“It is by riding a bicycle that you learn the contours of a country best, since you have to sweat up the hills and coast down them …” – Ernest Hemingway
Brisbane leftie and academic, Ralph Summy, read Hemingway’s Farewell to Arms while in the army. Ralph used to quip that he gained a better education in the army than at Harvard.
Another Brisbane anarchist, Brian Laver, bears a striking resemblance to Hemingway in his sixties.
“Hemingway will be the best known of you all,” the Parisian bookseller Adrienne Monnier told a gathering of mostly Anglophone writers and literary people in Paris in the early 1920s. This crowd all knew Hemingway from the Dome and other Latin Quarter cafes. He was working on the stories that would form his first collection, In Our Time. A few of his stories had appeared in magazines, but to most readers his name was unfamiliar.
Monnier’s prophecy about Hemingway is recalled by the British novelist Bryher in her memoir The Heart to Artemis (1962). Bryher respected the literary judgments of Monnier and her better-known partner, Sylvia Beach, founder of the English-language bookstore Shakespeare and Company. Bryher asked Monnier why she felt Hemingway “was better than we were.”
Yes-why? I wondered myself. As I hardly need to say, great crusts of discourse-literary analysis, tabloid gossip, critical praise and dismissal, myth-making and deflation-have formed around Hemingway’s work and life. His books are now starting to come out of copyright, beginning with a first volume from Library of America, and his life is the subject of a recent PBS documentary, Hemingway, by Ken Bums and Lynn Novick. But it doesn’t quite feel like he’s due for a revival. Hemingway-smiling over the severed heads of three antelope -seems a figure too much known. Even if he may be decreasingly read, we are still living out the half-life of his enormous fame. Monnier had nailed it. How had she guessed? Ridiculous as it was to hang on the secondhand account of the opinions of one Parisian bookseller, I read in suspense for her response to Bryher.
“‘He cares,’ she said, ‘for his craft.”‘ – Elaine Blair, Hemingway’s Consolations.
Elaine Blair’s review of the PBS documentary, Hemingway, by Ken Bums and Lynn Novick concentrates on his literary works and not on the doco itself. I agree with much of what Blair says; however ,there are a number of significant omissions in her review. Namely there is no mention of Hemingway’s allegiance with revolutionary Cuba and his relationship with Fidel Castro. Strangely the doco appears to contradict itself because it claims that Hemingway was prevented from returning to Cuba after the revolution. Yet here he is in the ear of Fidel after the revolution.
I was always embarrassed by the words sacred, glorious, and sacrifice and the expression in vain. We had heard them, sometimes standing in the rain almost out of earshot, so that only the shouted words came through, and had read them on proclamations that were slapped up by billposters over other proclamations, now for a long time, and I had seen nothing sacred, and the things that were glorious had no glory and the sacrifices were like the stockyards at Chicago if nothing was done with the meat except to bury it. There were many words that you could not stand to hear and finally only the names of places had dignity. Certain numbers were the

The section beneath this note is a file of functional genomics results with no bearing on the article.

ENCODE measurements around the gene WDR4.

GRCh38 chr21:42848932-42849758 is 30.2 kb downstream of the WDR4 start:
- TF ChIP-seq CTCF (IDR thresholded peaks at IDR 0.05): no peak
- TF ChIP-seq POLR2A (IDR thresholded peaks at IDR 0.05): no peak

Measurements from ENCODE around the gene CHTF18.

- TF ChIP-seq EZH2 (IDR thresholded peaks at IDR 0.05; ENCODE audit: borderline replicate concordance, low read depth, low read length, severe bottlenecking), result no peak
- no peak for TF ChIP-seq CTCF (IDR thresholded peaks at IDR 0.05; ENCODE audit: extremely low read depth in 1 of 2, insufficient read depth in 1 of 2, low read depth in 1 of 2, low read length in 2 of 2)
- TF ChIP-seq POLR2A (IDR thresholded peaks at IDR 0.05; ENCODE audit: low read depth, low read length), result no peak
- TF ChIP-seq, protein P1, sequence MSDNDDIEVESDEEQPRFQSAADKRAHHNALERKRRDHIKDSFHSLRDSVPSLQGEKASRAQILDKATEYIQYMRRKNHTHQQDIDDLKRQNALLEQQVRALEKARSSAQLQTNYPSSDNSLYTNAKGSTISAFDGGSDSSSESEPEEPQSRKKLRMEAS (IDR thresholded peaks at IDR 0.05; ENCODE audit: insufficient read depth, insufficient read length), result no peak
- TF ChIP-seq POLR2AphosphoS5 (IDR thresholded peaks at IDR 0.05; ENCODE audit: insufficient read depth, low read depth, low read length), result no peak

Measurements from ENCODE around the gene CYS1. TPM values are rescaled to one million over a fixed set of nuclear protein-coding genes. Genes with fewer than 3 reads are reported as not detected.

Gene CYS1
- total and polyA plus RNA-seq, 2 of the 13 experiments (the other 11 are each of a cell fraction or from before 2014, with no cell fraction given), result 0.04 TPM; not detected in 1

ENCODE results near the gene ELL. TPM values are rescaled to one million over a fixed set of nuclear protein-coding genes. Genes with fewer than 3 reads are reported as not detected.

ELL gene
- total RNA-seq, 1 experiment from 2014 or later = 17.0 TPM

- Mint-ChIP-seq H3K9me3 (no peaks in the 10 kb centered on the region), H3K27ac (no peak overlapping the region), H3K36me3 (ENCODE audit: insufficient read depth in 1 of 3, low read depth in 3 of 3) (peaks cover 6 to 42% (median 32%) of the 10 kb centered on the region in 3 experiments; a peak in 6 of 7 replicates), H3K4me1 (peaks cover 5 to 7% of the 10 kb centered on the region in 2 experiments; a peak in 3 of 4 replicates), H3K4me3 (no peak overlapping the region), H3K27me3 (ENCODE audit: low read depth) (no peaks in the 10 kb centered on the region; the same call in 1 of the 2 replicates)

same way and certain dates and these with the names of the places were all you could say and have them mean anything. Abstract words such as glory, honor, courage, or hallow were obscene beside the concrete names
of villages, the numbers of roads, the names of rivers, the numbers of regiments and the dates. – Ernest Hemingway, Farewell to Arms.
Edwin Newman’s obituary summed up Hemingway’s style as “terse, often flat, sardonic” and “almost painfully masculine.” Without feelings, Hemingway is a big-game hunter who’s a bit dumb about politics, a man of few words. His emotional authority often gets left out of the nutshell version of his legacy. Not coincidentally, it’s a part
of his writing that’s mysterious. It’s difficult to emulate and even harder to explain. – Elaine Blair
Old Man and the Sea
I liked this story because it is about the sea. I was glad to see the old man get back to shore … but only because the sharks had lightened the drag of the big fish by eating it. Sadly Elaine Blair makes no mention of this work despite it being critiqued in the PBS documentary, Hemingway.
Farewell to Arms
Hemingway sided with the republicans in the Spanish Civil War. Be careful what you wish for.
“In For Whom the Bell Tolls, his novel of the Spanish Civil War, Hemingway goes further than he ever had in representing the panoply of war: guerrillas fighting in the mountains, cynical Soviet officers holed up in luxury hotels in Madrid directing loyalist forces. We learn about the American fighter Robert Jordan’s past-his long-standing love of Spain, his work as a university Spanish teacher in Montana, and his reasons for fighting alongside the loyalists. He describes the exaltation of joining-yes, joining-a left-wing cause: You felt, in spite of all bureaucracy and inefficiency and party strife something that was like the feeling you expected to have and did not have when you made your first communion. It was a feeling of consecration to a duty toward all of the oppressed of the world which would be as difficult and embarrassing to speak about as religious experience and yet it was as
authentic as the feeling you had when you heard Bach, or stood in Chartres Cathedral or the Cathedral at Leon and saw the light coming through the great windows.” – – Elaine Blair, Hemingway’s Consolations.
I thoroughly recommend Hemingway by Ken Bums and Lynn Novick. See Elaine Bair’s review below.
4 September 2021